I had a couple of hours on it yesterday. It was chilly and quite squally - most riders were on 10-12, I opted for an 8m and had lulls which brought everyone off, as well as squally which had everyone fighting, so I did get a good chance to try it in pretty much it's entire windrange. That said, I did not get to the position where I couldn't march upwind, so not entirely sure the super low end - for this you need under 10 knots and a bigger kite...
I did have quite a few runs at full power and speed, and I have to say that the board did exceptionally well, a vast improvement here...
Certainly under power and aggressive rail bite this is by far the smallest feeling sector so far - feels much smaller and smoother than the V2 52, and a lot slippier through the water on the 3 fin setup. From the vid you get a feeling of how the carving has changed. I have complete impunity of rail to rail which is something you had to proactive with on the 4 fin V2's, now I can just turn my brain off and concentrate on what I'm doing not how I'm doing it.
It made for a board that is much easier for messing around under power; jumping, turning on waves, general impulsive and flowing riding was much easier. It's also lightning quick on a reach.. the cross wind speed and control is way higher and in this it feels almost like a mutant (for those for you that ever spent any time on these in the early days..). I like the critical load and stability you can get on it just before takeoff and in this it's the first sector that I would consider jumping full power.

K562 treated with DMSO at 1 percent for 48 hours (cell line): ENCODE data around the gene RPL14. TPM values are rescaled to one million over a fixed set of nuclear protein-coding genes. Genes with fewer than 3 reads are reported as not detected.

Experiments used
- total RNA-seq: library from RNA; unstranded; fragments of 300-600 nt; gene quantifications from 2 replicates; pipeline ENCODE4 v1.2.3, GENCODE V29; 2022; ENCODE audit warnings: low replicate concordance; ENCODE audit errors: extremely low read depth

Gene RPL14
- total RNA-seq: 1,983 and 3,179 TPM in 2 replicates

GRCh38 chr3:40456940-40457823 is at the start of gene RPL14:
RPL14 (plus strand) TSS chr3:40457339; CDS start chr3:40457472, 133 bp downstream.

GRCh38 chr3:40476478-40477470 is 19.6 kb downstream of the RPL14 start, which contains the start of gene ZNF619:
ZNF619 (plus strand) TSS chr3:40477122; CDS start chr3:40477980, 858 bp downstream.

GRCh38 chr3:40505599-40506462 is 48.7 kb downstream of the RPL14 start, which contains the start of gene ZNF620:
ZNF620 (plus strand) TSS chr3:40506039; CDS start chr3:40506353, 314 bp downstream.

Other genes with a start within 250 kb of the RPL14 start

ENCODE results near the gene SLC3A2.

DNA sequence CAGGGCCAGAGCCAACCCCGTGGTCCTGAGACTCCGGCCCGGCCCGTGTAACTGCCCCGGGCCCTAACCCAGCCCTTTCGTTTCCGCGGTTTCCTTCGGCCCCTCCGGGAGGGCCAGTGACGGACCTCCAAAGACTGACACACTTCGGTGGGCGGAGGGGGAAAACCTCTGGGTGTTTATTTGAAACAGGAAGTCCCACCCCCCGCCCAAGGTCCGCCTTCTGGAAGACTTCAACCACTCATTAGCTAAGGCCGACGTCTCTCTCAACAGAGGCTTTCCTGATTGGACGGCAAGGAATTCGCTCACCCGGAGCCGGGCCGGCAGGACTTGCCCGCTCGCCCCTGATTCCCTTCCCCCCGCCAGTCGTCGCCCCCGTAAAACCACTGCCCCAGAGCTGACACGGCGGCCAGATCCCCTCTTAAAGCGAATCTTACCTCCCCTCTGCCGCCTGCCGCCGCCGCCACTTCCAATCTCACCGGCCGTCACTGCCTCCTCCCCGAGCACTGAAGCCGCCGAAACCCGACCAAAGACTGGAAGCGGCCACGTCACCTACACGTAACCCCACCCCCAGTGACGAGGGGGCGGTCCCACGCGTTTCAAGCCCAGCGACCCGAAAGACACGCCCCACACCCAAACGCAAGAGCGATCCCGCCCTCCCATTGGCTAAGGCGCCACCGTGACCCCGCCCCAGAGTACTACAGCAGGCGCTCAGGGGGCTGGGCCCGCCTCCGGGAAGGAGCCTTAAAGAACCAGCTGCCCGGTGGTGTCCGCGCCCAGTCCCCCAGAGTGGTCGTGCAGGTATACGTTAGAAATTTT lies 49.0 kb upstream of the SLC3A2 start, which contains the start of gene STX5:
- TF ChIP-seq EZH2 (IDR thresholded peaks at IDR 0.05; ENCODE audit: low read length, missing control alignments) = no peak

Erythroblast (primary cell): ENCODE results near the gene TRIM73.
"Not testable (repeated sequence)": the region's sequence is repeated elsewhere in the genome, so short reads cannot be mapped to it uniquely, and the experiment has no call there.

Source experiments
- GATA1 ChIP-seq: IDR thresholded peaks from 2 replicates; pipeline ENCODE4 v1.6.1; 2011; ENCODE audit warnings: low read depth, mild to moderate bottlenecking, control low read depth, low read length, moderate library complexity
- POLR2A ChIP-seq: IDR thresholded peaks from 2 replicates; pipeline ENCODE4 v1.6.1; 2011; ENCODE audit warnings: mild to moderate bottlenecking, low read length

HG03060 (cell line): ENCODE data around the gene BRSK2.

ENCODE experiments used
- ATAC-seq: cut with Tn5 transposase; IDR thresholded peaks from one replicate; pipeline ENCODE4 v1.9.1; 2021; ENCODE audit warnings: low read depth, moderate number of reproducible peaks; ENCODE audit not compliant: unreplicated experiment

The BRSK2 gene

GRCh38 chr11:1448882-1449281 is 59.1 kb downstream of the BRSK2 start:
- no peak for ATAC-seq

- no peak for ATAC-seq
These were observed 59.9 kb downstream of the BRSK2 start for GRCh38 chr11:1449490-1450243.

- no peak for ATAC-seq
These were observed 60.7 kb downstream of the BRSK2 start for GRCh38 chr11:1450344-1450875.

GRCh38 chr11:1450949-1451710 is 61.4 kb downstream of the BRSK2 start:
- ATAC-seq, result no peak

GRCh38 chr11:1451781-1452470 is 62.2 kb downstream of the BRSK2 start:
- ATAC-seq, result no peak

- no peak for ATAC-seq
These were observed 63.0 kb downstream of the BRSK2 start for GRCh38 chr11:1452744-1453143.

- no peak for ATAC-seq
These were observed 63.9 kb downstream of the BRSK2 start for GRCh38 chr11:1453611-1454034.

If it has an Achilles heel compared to the sectors we now it would be upwind and early planing, but in all honest, though I felt that it would easily be outpointed by a 60, and would not have the initial float to power away from a standstill in super light winds I think that the efficiency of it is excellent, and so with a bit of work it will go a lot earlier that the average super wide twin tip, in this it's still a sector. You can ride it flat and point it, but the fins and tail are smaller, so they need a critical boardspeed before they come online, and this is higher than the bigger boards, so in that you do have a compromise. This will be less of an issue for lighter riders though, and aside people who, like me who enjoy winding these things up to full speed, the smaller fins and tail will be a real asset.
The last 20 mins of the session I stuck a set of quad (non swept) fins in from an older sector. The fins had a LOT of cant, similar to the V1's and the effect they had on the board was startling.. Upwind ability and slow speed drive went up massively, but so did the drag, and the board lost some of it's off wind efficiency. Carving ability fell off a cliff, which I thought was surprising, that said they are older style fins...
For me it's tri fin for now (just as they come as stock). Looking forward to trying the 60 and the 66; a big difference between the V3 and the V1/V2 which were marginal improvements..
Vid of the session;